@NameGoesHere: The credit reporting agencies can keep verifying the debt as valid because the reporting creditor or collection agency say they are.

    Obviously, they’re not “verifying” in a way you’d think they should be doing. It’s very perfunctory, to say the least.

    I would provide some suggestions on how to address your problem, but I don’t have enough experience on that. I would strongly suggest you take a look at Creditboards (append .com to that, or look it at Google), which has an excellent collection of self-help threads and a large, caring and helpful community. It might be worth your time and consideration.

    @TheFlamingoKing: Welcome to the Consumerist, a blog where consumers unhappy (or on the flip side, very happy) with businesses reign!

    Haha, just playing with you a bit. I know you’ve been here a while.

    Frankly, it’s quite easy, from the consumer’s perspective to think that the evil corporations will lend us money, but not check whether we will pay it back.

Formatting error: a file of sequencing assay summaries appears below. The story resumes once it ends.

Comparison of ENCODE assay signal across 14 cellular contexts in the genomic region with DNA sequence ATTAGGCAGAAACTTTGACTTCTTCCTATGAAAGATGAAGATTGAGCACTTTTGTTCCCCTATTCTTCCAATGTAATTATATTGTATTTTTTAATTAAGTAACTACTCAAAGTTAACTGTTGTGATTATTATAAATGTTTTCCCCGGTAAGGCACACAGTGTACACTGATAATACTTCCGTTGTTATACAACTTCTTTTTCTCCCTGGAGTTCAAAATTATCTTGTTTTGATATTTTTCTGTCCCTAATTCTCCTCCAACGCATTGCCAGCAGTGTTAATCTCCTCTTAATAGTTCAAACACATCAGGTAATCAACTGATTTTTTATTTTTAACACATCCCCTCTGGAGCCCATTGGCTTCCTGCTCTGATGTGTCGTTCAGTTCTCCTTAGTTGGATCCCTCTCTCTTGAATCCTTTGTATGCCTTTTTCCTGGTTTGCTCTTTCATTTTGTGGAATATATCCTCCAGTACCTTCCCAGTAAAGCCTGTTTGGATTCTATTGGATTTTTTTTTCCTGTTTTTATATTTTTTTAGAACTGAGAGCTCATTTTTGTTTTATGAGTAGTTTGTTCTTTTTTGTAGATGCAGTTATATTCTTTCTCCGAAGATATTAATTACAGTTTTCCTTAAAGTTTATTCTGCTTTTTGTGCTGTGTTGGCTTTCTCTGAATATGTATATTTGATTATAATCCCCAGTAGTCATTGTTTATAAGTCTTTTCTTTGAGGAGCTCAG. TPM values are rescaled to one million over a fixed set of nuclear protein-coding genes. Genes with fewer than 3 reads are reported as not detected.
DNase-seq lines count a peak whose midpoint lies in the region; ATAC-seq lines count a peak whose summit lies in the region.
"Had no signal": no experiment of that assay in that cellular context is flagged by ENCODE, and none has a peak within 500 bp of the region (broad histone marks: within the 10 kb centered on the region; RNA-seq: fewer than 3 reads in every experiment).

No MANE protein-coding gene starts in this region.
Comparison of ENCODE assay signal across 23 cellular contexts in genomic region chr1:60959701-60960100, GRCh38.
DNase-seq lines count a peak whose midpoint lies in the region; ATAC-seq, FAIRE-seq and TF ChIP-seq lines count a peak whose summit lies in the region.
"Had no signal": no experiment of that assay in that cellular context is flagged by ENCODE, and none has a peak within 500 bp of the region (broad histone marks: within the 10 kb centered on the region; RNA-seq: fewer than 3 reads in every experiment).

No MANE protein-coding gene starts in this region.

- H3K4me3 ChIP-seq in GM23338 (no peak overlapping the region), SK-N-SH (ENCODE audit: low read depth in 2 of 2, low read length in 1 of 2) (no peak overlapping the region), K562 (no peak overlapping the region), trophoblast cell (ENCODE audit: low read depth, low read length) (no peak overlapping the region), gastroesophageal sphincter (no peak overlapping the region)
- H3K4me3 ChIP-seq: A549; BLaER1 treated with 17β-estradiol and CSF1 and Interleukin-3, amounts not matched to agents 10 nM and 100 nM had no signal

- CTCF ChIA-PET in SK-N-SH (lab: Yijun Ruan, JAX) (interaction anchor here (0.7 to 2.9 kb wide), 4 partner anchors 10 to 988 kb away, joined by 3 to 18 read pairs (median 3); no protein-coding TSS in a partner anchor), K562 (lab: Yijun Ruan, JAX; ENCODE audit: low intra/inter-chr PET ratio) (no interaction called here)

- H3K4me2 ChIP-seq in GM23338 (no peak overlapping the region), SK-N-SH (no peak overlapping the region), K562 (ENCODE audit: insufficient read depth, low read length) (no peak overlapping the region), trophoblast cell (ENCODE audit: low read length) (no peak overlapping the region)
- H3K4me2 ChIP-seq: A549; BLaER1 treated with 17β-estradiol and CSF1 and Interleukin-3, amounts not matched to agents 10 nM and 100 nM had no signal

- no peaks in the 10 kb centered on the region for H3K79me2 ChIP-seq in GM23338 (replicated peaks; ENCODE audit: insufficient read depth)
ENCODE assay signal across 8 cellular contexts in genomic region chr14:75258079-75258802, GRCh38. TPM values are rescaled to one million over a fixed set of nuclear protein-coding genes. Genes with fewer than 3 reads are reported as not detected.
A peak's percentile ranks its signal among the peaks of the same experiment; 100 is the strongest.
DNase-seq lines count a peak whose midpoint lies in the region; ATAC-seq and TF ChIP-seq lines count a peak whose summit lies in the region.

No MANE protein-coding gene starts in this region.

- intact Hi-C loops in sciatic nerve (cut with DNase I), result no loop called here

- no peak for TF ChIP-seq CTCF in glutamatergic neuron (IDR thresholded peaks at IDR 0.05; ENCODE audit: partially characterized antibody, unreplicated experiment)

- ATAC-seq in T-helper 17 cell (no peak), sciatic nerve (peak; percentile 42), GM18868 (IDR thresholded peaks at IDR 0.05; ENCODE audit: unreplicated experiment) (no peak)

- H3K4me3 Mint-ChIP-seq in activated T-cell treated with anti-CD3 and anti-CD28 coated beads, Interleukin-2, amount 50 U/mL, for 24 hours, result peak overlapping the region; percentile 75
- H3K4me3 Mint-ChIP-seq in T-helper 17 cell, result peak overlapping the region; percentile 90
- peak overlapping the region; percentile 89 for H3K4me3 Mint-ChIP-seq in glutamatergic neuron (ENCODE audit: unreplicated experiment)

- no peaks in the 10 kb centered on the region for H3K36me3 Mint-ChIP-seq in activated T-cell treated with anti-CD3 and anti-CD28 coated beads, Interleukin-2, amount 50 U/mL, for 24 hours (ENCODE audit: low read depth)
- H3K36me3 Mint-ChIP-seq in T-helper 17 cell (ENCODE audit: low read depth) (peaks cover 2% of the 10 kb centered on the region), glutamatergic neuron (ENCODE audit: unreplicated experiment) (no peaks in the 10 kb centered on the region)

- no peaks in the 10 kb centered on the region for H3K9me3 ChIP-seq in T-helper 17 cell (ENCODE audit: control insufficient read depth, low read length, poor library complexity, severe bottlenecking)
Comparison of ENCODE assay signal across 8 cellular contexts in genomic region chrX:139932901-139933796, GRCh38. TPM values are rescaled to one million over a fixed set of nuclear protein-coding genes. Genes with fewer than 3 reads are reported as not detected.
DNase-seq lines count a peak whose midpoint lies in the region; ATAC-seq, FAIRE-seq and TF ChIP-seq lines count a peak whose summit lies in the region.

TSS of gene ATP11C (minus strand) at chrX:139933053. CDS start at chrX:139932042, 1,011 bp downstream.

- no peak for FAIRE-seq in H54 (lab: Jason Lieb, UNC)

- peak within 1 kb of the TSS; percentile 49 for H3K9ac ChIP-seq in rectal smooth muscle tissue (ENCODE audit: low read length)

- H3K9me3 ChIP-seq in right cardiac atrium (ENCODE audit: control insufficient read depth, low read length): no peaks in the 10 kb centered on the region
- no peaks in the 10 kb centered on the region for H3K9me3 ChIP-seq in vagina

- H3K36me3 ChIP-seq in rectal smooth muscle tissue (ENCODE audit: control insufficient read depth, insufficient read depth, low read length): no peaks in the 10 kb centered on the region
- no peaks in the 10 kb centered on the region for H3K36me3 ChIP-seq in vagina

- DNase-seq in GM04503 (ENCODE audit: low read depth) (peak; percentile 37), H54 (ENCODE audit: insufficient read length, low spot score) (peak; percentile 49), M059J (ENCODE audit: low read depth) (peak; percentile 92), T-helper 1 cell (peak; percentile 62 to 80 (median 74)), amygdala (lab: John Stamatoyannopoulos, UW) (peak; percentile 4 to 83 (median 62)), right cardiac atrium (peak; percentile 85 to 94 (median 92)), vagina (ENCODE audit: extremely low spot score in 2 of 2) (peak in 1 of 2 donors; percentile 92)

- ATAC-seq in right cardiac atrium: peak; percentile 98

Why? Because few (many credit unions and some conservative lenders being exceptions) actually go the extra mile (what used and should be standard practice) to even verify if we can pay back what we owe. Aw heck, look no further than the subprime lending that is partly responsible for bringing our economy to where it is now.

    You know, when you think about it, mathematics and modelling is quite convenient. It can be manipulated well enough to bring a rush of air of legitimacy and truth behind deviousness. Redlining still lives strong. And I’d bet that people like you, among other people would know it best.

  53. Snarkysnake says:

    @weakdome:

    All of this is wrong,wrong,wrong. Not the least of because it limits the number of customers that legitimate businesses can do business with.I don’t want some proprietary formula picking winners and losers. If tattoo parlors ,tire stores (Tire Stores !?) are “undesireable” vendors,the customer should determine that,not some damn scoring formula.

  54. TwoScoopsRice says: